ICC rules Kenya's VP Ruto must attend trial


Kenya's Deputy President William Ruto: ICC insists he must attend trial in The Hague

Kenyan Vice President William Ruto must attend his crimes against humanity trial before the International Criminal Court and can only be excused under “exceptional circumstances,” the ICC ruled Friday.

“The appeals chamber deems it appropriate to reverse” an earlier ruling excusing Ruto from most of his trial before the Hague court, said Judge Sang-Hyun Song.

Nevertheless, appeals judges agreed that “in exceptional circumstances the chamber may excuse an accused from continuous presence at trial,” Song said.

Ruto said earlier this month that he wanted his trial to be suspended or for him to be excused so that he could deal with the fallout from last month’s militant attack on Nairobi’s Westgate shopping mall which left at least 67 people dead.

Kenya's Deputy President William Ruto: ICC insists he must attend trial in The Hague
Kenya’s Deputy President William Ruto: ICC insists he must attend trial in The Hague

The ICC put Ruto’s trial on hold for a week after the attack so that he could return to Kenya and deal with the security situation.

Ruto went on trial last month, the highest-ranking serving official to do so before the ICC, on charges of masterminding some of the 2007-8 post-election violence in Kenya that left over 1,000 people dead and several hundred thousand displaced.

Kenya President Uhuru Kenyatta’s trial on similar charges is due to start next month, although he has been partially excused from attending all of his trial to allow him to fulfill his “demanding” political duties at home.

Ruto appeared confident as he arrived at court on Friday, joining his supporters for a group prayer ahead of the hearing.

The court has been caught up in accusations that it is targeting African leaders, with the African Union calling for immunity for heads of state and asking the UN Security Council to suspend ICC proceedings against Kenya’s leaders for a year.

Judges ruled in July that Ruto could be excused from parts of his trial, but suspended that decision a month later after prosecutor Fatou Bensouda appealed.

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Victims of the post-election violence had also opposed the ruling excusing Ruto from most of his trial, which required his absence to be “seen to be directed to his duties of state”.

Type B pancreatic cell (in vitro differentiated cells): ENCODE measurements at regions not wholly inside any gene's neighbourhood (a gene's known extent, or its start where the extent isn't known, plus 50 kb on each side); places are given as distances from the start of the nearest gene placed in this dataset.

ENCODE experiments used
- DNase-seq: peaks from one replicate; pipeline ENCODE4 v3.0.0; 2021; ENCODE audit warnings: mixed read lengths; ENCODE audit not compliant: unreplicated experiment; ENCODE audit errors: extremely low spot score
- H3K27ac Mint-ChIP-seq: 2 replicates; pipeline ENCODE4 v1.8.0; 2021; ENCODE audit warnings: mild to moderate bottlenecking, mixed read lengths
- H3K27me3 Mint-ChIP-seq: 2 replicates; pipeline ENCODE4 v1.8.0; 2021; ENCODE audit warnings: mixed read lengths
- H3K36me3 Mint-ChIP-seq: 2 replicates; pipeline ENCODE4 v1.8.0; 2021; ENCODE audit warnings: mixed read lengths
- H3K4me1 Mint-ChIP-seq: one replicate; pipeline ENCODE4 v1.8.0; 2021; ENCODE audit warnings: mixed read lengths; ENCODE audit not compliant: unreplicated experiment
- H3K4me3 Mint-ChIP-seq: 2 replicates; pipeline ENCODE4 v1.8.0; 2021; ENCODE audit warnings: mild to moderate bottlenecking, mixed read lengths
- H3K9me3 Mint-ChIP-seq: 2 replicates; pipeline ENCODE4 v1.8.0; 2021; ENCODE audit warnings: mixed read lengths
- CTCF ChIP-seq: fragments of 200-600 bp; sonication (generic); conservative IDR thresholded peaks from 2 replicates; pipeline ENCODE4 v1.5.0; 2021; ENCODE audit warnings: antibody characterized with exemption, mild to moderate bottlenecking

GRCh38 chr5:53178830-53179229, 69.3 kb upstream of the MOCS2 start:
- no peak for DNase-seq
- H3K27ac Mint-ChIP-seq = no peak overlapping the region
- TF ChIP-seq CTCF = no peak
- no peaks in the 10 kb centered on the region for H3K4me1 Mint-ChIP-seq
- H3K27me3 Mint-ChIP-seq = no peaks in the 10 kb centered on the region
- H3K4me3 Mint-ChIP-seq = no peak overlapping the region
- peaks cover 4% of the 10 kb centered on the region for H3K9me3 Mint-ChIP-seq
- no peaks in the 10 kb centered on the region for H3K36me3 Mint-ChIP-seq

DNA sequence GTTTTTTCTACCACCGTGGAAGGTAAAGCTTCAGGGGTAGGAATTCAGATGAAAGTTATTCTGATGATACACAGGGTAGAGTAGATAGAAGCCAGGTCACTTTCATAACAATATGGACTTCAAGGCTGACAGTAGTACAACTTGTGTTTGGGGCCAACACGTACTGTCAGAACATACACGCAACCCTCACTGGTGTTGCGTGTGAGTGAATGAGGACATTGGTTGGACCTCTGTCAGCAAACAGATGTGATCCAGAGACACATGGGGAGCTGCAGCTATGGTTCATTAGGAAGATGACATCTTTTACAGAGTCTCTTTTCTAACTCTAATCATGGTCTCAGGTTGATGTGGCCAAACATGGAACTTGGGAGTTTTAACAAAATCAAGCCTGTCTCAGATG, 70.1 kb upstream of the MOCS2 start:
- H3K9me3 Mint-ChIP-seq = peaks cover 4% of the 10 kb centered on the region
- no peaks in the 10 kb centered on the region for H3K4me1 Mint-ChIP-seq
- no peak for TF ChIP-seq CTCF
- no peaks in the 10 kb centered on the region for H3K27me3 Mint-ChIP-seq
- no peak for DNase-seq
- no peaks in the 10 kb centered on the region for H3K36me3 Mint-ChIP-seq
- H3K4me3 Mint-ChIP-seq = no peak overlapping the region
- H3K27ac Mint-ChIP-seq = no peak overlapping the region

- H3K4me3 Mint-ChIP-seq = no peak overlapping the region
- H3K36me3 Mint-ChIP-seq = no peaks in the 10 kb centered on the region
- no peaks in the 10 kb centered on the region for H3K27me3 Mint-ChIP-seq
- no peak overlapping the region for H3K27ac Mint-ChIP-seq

In Friday’s ruling, judges noted that the accused is “not merely a passive observer of the trial but an active participant”.

Therefore, decisions on excusing Ruto from parts of his trial must be taken on a case-by-case basis and his absence “must not become the rule”.

Any absence must be limited to what is “strictly necessary”, Song said, and judges must have considered all other alternatives, including changes to the trial schedule.

Appeals judges said that the trial chamber in July had “interpreted the scope of its discretion too broadly and therefore exceeded the limits of its discretionary power.”

July’s ruling had “provided Ruto with a blanket excusal even before the trial commenced, effectively making his absence a general rule and his presence an exception,” Song said.

Ruto, 46, and Kenyan radio boss Joshua arap Sang, 38, stand accused of stoking the worst violence in the east African country since independence in 1963.

Both Ruto and his one-time foe and now political partner, Kenyatta, who also goes on trial on November 12 on similar charges, have pledged their cooperation with the court and are maintaining their innocence.

Kenyatta, who was elected president in March, has long argued that his trial would hamper his running of the country.

The Kenyan president is currently only required to be in court for the trial opening, the verdict as well as when victims are giving testimony against him.